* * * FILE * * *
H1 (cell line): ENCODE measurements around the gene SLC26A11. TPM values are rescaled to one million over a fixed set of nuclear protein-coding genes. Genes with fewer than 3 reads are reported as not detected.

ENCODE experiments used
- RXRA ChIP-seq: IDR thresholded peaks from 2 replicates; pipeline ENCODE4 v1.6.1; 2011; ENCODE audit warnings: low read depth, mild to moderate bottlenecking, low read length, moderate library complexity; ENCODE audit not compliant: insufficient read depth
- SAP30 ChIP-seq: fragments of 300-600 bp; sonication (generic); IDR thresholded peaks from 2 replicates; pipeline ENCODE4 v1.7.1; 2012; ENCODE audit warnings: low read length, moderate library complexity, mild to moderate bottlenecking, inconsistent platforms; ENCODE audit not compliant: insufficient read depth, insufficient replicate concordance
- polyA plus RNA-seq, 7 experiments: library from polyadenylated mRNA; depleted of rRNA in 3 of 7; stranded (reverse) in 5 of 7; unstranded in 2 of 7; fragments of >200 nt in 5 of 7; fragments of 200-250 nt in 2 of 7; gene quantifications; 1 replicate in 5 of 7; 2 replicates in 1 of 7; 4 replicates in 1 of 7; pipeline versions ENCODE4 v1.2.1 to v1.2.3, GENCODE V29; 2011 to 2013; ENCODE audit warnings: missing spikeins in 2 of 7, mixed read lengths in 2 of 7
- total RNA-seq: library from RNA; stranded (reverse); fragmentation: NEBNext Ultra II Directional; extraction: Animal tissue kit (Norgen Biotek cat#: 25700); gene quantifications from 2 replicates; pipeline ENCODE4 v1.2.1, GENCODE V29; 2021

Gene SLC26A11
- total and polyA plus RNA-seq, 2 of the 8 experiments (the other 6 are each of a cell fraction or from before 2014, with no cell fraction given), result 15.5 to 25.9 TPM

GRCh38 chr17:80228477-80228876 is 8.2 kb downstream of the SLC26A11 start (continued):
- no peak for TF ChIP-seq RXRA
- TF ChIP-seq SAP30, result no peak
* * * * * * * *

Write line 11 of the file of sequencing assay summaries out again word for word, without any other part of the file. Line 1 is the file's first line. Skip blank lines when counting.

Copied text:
- TF ChIP-seq SAP30, result no peak